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Meet Liza Calderon-Soto: RA and Social Justice Warrior

 

I met Liza Calderon-Soto on my first night at Gonzaga. As one of Welch’s RAs, she led me and the rest of the second floor down to the lobby, introduced herself, then looked around at all of us and said firmly, “I’m not your mom.”

 

This statement has since proven to be correct. For the past month of school, she has been a resource, an event planner, and a friend to Welch’s residents. Although she is the keeper of the floor’s coveted vacuum cleaner and extra large first aid kit, the similarities between her and our moms end there. She does not harp on us to clean our rooms or give us a curfew. She, like all of the RAs, is primarily concerned with her residents’ safety and well-being. Even though it requires a lot of hard work, Liza appreciates that her job allows her to help people when they need it.

 

Helping people and working hard is something that Liza has been doing since her early childhood. As an immigrant with a unique background, Liza had to grow up quickly. Born in Japan to Peruvian parents, Liza spent most of her first four years in childcare as her mother and father worked long hours at a factory. Unhappy with their inability to spend much time with their daughter, they moved back to Peru and opened two of their own clothing stores. They stayed there until Liza was six years old. Her father had always been passionate about his children being able to go to college, and because the university system in Peru is expensive and acceptance is highly based on personal connections, he decided to move the family to a place where higher education was more accessible. They presented themselves to the United States, and eventually moved to the Seattle area after getting their visas.

 

When they first got here, Liza and her family did not speak English. Thus, Liza was put into a situation that many immigrant children face today: learning another language to help their parents. She learned English in two months. At age six, she was interpreting everything from regular conversation to legal documents for her family. “It was really hard, and I would feel bad when there were things I couldn’t translate for them,” she told me. This pressure, on top of living in a new place, finding her way through unfamiliar surroundings, and missing her extended family back in Peru, made it difficult to adjust to life in the States. Still, the experiences from her childhood have provided Liza with a unique and worldly perspective, toughness and grit, a desire to help others, and a passion for social justice.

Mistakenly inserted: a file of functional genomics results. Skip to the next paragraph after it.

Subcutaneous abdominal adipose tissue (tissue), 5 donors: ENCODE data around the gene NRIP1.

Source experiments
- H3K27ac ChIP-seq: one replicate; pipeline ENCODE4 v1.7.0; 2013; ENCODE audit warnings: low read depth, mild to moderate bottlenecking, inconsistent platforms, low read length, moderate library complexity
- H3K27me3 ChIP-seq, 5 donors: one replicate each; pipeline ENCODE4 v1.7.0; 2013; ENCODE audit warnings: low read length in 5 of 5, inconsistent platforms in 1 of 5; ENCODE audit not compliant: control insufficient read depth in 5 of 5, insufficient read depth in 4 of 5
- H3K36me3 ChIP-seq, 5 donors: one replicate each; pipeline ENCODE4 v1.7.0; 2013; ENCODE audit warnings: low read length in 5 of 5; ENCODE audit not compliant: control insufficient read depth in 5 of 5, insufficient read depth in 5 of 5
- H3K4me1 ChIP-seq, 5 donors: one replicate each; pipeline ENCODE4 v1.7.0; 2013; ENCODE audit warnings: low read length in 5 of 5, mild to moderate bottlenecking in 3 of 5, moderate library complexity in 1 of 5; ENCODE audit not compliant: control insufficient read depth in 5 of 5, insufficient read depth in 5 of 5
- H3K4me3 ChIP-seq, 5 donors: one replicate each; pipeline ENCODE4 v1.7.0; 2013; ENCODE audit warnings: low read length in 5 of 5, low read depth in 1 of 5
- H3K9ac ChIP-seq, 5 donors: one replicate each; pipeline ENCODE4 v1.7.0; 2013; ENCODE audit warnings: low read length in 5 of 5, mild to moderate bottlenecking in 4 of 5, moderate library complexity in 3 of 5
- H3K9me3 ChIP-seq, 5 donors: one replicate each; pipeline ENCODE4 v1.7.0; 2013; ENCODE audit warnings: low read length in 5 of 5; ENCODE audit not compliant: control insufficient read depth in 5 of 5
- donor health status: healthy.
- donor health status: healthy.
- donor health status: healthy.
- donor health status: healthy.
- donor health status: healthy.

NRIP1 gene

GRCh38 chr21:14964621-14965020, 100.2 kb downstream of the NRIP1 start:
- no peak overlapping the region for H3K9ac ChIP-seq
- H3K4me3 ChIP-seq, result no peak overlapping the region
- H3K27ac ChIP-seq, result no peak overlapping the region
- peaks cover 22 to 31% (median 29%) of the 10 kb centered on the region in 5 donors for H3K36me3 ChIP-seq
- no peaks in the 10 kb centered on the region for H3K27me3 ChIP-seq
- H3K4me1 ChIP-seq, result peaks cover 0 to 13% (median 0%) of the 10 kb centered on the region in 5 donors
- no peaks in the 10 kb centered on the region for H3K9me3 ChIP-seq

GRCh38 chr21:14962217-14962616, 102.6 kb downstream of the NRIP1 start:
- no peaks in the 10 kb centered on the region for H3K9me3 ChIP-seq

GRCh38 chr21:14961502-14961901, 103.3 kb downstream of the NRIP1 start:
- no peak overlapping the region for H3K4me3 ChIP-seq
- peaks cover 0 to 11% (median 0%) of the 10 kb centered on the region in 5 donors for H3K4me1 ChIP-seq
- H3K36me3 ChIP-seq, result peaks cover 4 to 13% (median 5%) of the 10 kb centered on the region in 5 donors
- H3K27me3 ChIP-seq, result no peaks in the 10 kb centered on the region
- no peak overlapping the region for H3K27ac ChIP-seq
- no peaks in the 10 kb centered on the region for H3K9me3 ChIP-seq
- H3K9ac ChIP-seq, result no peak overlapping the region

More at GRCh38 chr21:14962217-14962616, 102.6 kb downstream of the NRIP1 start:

Liza has incorporated all of these qualities into her job as an RA, especially the last one. She has advocated for more diversity in Residence Life and encouraged residents to engage in discussion of the issues faced by People of Color (POC). Liza’s ideas and involvement in La Raza Latina also helped lead to the formation of the Social Justice Committee among RAs and an increase in activities focusing on intercultural engagement.

 

She loves her job as an RA, even though some people see it as “just being on rounds and getting people in trouble.” There’s a lot of work that goes into it. RAs do patrols and make citations when necessary, but most of their job involves engaging with residents and being a resource to others. They are involved in Take-Tos, event planning, and in committee work within the Residence Hall Association. “And people don’t realize that we’re on the job 24/7,” Liza told me. Between fielding texts from students when they get locked out of their rooms, documenting incidents, planning, and being involved, Liza says that it can be hard to manage her time and be a normal student. Still, she said that the good parts of her job outweigh the difficulties. She loves interacting with people, getting to know them better, and watching them grow as students and people. Liza greatly appreciates the connections she has made with students during her time as an RA.

 

These connections and the connections between people in the community are some of the reasons that Liza chose to come to Gonzaga. She says that even though it’s a small school, it has the same spirit and college feel as a bigger university. “But there’s more to it than just being a welcoming community like everyone says,” said Liza. She commented on the fact that her teachers will go out of their way to talk to and care of their students, going above and beyond their job description, and on how students are willing to listen and open up to each other about personal issues. She especially admires Gonzaga’s response to the recent decision to repeal DACA, and tries to use her position as an RA to promote awareness. She knows that “if you hit the classrooms and residence life, you can make a change.”

 

“There’s so much willingness to learn here,” she said. “People really care for minorities and our issues, and I love that [about Gonzaga.]”

 

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